Abdel Aziz Aluwaisheg
Published — Sunday 10 February 2013
Last update 10 February 2013 12:31 am
Last Wednesday in Beirut, a military court ordered the forced deportation of a Syrian officer-turned-rebel back to Syria. He was charged with entering the country illegally two months ago. Needless to say, this ruling is in a clear contravention of international law regarding the rights of refugees.
The court’s decision was the latest in a series of actions taken by the pro-Syrian authorities of Lebanon against refugees to discourage them from entering the country.
The officer in question, Lt. Mohammad Hassan Tlass, was fined by the court and sentenced to two months in prison, followed by deportation.
It goes without saying that this officer, if sent back to Syria, risks immediate capture by Syrian security forces and allied militias, torture and summary execution.
During the trial, the 30-year-old disclosed that he had defected from the Syrian regular army and joined the Free Syrian Army, the main revolutionary armed group. He also told the tribunal that he had entered Lebanon to bring a wounded comrade to safety.
The decision by the Lebanese court is one of the most blatant violations of refugee law in this conflict, but not the first.
Because of proximity, kinship and common culture, Lebanon has had a continuous influx of Syrians escaping the crisis in their country. Many stay with relatives or friends on the Lebanese side of the border, but others have sought assistance from Lebanese and international refugee aid organizations.
By mid-January, some (152,000) Syrian refugees had registered with the UN refugee agency (UNHCR), with an additional (67,000) refugees waiting to be registered. However, registration of Syrian refugees with international agencies does not grant them legal status in Lebanon, whose government is dominated by pro-Syrian factions. Among Syria’s neighbors, Lebanon has been the least hospitable to those refugees. As a result, they are at risk of detention and possibly deportation back to Syria. Last August, according to Human Rights Watch, Lebanon deported 14 Syrians back to their country. Overall, Syrian refugees in Lebanon feel insecure, fearing detention by security forces and kidnapping by armed groups.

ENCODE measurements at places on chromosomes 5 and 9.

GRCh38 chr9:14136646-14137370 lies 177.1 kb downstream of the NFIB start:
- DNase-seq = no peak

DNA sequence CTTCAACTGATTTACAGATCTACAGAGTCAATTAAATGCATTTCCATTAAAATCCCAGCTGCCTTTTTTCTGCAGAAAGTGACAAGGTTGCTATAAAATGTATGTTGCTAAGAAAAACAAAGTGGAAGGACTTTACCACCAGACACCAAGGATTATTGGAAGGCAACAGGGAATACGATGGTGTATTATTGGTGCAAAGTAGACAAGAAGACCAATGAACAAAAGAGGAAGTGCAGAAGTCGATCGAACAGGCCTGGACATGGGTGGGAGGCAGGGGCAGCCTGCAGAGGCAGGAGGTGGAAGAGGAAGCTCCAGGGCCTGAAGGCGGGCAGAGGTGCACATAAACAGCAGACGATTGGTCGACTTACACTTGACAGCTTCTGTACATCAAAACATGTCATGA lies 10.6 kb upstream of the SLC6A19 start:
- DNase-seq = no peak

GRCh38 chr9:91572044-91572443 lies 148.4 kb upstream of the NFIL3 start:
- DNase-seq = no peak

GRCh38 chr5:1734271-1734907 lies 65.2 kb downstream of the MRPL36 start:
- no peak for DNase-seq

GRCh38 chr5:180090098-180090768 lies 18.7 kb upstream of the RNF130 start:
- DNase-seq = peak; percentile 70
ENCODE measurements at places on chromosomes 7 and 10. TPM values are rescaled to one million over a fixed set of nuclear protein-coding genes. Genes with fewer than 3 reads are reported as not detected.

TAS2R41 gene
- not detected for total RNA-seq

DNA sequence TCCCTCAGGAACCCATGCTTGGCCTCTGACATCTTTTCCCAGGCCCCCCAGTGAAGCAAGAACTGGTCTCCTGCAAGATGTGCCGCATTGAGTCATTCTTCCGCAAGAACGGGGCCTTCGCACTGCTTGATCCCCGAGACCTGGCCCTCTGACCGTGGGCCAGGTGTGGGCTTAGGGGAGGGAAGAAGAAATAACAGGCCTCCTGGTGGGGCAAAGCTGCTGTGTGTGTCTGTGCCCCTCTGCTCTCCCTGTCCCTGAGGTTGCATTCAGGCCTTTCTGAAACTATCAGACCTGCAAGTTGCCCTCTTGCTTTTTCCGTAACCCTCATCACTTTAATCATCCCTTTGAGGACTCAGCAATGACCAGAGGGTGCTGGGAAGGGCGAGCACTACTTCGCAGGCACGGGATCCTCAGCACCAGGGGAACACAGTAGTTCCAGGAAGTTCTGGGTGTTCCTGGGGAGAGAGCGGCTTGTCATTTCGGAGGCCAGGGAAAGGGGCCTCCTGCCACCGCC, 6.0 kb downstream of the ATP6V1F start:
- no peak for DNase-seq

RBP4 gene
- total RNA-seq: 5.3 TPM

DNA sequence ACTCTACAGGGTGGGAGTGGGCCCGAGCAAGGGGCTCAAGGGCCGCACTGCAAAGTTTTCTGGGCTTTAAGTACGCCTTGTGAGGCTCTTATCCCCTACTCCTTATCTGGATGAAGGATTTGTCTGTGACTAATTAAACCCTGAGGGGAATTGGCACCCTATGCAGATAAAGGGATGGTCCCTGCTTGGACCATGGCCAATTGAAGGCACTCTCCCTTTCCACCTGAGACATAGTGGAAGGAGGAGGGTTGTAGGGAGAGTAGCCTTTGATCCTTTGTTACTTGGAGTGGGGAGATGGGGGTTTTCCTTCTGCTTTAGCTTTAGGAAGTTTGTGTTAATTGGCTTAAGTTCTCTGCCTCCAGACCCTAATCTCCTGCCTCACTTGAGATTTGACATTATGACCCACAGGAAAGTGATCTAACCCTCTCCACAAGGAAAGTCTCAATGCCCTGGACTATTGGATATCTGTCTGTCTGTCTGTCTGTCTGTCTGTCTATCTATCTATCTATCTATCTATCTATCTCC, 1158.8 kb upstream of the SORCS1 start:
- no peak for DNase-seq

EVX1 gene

The Lebanese government’s hostility toward Syrian refugees may be motivated in part by the fact that it is dominated by Hezballah, a close ally of both Syria and protégé of Iran. Its members have been reported to be fighting alongside Syria’s regular army. When some of its men were captured by armed opposition groups in Syria last year, attacks on Syrian refugees in Lebanon intensified.
But regardless of the political leanings of its government, Lebanon has clear obligations under international law, including the Refugee Convention, which clearly prohibits forced deportation of refugees.
Prohibition of the forced repatriation (return of a refugee to his home country, or “nonrefoulement” in French) is one of the most fundamental principles in international refugee law. This principle is laid out in Article 33 of the Convention Relating to the Status of Refugees (Refugee Convention, for short), which stipulates that no state “shall expel or return a refugee in any manner whatsoever to the frontiers of territories where his life or freedom would be threatened on account of his race, religion, nationality, membership of a particular social group or political opinion.” As such, it has long been established under international law to prohibit the forced expulsion of a person to his own country, or to another country, where there is a real risk of persecution, or where the person would be at risk of a serious violation of human rights.
It is thus clear that forced repatriation of Syrian refugees is a grave breach of refugee law.
Similarly, the Lebanese courts’ practice of penalizing Syrian refugees for entering the country illegally runs against the letter and spirit of international law. It is true that entering a country illegally in ordinary circumstances is an offense under most jurisdictions. However, refugees are treated differently. Article 31 of the Refugee Convention says that refugees should not be penalized for having entered a country illegally if they have come directly from a place where they were in danger and have made themselves known to the authorities. Therefore, refugee law jurisprudence has maintained that asylum seekers should not be detained for being in possession of forged identity papers or for destroying identity or travel documents.
Luckily, the ordered repatriation of Lt. Tlas has mobilized international refugee groups more than earlier deportations carried out in Lebanon. As a result, the Lebanese government has indicated that it would stop the deportation of Syrian refugees. President Michel Sleiman’s twitter account announced cryptically this weekend that “Instructions are that no one shall be deported to Syria, in deference to human rights considerations.”
Whether presidential wishes would be able to prevail, given the domination of pro-Syrian forces in Lebanon, remains to be seen. The real test would be in the fate of this Syrian officer and other refugees facing similar charges in Lebanon.